Marcetic outlines the sources of CNAS’s corporate funding which include defense contractors Northrop Grumman, Lockheed Martin and Raytheon. He makes a strong case that Kamala Harris, whose line-up of advisors were “a walking embodiment of the intersection of interventionist foreign policy and corporate interests,” was (and remains?) the preferred choice for President of the military-industrial complex.
As it turned out, Harris’s campaign failed to gain traction and she officially dropped out of the race in early December. But now she looms larger than ever. Her status as heir apparent to the Presidency within a Biden administration would give her significant power and influence.
Marcetic remarks that the foreign policy changes which the advent of a CNAS-oriented U.S. administration would bring may well be seen as reassuring by many, as a welcome return to ‘normalcy’ after “Trump’s erratic and often contradictory foreign policy.” Yet, in a rapidly changing and increasingly multipolar world, a reversion to such doctrines could be associated with very significant risks.
Marcetic rightly calls into question the capacity of the U.S. to sustain its massive levels of military spending and its global network of foreign bases and operations. Domestic problems are clearly on the rise and foreign policy blunders over recent decades have undermined much of the trust and goodwill which America once commanded.
I am not attempting to make predictions or concrete suggestions for action, just describing what I see. What a Biden administration would look like on foreign affairs is uncertain. And, though the past four years have indeed seen erratic and contradictory foreign policy and an increase in international tensions, there is no guarantee that an approach more in line with standard neoconservative principles or with a CNAS agenda would improve the situation.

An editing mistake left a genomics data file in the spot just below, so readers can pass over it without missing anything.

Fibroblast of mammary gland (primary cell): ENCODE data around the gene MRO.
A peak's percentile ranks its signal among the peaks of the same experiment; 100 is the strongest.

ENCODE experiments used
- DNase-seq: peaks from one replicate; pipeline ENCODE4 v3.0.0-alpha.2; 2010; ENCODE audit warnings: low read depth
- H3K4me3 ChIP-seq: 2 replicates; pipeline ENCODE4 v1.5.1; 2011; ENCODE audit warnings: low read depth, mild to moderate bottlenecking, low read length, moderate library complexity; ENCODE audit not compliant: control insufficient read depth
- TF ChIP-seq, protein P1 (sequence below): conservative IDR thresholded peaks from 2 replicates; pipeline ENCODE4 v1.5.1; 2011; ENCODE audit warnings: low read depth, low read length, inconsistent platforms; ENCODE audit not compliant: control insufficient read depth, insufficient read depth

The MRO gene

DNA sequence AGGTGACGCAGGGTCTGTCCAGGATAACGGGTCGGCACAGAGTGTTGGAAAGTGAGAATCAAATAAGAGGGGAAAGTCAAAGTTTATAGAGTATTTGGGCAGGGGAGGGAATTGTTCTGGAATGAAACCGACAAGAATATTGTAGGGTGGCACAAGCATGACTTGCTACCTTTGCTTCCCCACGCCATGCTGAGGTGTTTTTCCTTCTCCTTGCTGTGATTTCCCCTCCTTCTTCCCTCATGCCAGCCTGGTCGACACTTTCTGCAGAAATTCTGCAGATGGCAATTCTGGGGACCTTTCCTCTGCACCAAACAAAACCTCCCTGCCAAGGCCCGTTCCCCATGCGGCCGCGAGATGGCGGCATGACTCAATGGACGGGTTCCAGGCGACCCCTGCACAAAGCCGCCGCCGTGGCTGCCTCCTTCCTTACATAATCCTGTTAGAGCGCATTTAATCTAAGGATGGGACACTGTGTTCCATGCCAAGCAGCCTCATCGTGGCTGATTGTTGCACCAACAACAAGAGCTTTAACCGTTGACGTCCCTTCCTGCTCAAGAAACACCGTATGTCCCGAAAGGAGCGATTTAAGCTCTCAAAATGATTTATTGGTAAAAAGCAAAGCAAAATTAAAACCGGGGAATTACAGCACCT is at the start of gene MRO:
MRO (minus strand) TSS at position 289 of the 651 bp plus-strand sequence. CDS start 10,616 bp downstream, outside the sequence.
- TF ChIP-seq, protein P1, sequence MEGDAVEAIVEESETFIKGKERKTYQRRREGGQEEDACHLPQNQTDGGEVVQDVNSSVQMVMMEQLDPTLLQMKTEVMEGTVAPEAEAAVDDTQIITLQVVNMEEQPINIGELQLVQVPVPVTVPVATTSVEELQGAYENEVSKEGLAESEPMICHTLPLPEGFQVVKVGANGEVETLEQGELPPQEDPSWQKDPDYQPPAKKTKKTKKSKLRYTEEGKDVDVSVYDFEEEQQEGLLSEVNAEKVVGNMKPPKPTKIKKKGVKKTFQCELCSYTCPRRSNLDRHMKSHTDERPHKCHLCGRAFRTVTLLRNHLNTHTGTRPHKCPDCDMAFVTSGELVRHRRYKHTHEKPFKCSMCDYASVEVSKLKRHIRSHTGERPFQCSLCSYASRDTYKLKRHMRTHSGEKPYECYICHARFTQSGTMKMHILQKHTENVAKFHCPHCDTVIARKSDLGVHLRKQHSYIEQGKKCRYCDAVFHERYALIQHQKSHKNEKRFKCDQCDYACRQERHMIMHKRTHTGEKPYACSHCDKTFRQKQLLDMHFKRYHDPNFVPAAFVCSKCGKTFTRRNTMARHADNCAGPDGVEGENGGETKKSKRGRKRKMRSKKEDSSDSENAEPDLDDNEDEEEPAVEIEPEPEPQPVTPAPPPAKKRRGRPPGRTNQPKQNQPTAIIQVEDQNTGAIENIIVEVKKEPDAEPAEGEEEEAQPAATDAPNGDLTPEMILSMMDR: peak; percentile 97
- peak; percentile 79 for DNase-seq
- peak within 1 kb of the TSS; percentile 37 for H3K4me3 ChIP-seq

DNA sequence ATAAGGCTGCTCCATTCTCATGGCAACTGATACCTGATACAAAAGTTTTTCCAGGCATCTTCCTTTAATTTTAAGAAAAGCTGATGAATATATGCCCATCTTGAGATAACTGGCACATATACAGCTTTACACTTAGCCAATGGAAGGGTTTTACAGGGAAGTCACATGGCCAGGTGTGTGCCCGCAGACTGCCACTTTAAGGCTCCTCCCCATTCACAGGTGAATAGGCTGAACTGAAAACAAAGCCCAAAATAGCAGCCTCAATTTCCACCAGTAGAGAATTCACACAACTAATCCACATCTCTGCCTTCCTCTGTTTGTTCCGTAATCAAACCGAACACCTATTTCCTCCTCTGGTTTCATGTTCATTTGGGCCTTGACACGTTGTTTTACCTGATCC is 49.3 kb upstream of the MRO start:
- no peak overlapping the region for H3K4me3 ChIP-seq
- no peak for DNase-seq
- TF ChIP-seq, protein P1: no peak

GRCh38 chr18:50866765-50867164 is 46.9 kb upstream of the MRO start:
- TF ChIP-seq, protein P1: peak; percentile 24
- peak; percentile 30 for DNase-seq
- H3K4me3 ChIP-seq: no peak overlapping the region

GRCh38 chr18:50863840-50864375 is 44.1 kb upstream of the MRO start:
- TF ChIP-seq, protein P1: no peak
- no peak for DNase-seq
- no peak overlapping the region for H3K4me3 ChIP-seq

The philosophy underlying the Center for a New American Security owes much to the neoconservative movement. Even the name echoes the defunct Project for the New American Century (PNAC). Common elements include militarism, a global perspective, a strongly antagonistic attitude towards certain states (especially old Cold War enemies), and a commitment to American exceptionalism and to the fostering of intimate connections between government and big business.
Vice President Mike Pence articulated his – to me quite frightening – personal vision in a speech at West Point last year. Not only does he embrace the view that the U.S. enjoys and will continue to enjoy a unique and preeminent status amongst the nations of the world, playing a pivotal role as global enforcer of human rights and values, he fully expects, apparently, that American troops will be involved in new military conflicts in East Asia, Eastern Europe and Latin America.
“It is a virtual certainty,” he said, “that you will fight on a battlefield for America at some point in your life. You will lead soldiers in combat. It will happen. Some of you will join the fight against radical Islamic terrorists in Afghanistan and Iraq. Some of you will join the fight on the Korean Peninsula and in the Indo-Pacific, where North Korea continues to threaten the peace, and an increasingly militarized China challenges our presence in the region. Some of you will join the fight in Europe, where an aggressive Russia seeks to redraw international boundaries by force. And some of you may even be called upon to serve in this hemisphere.”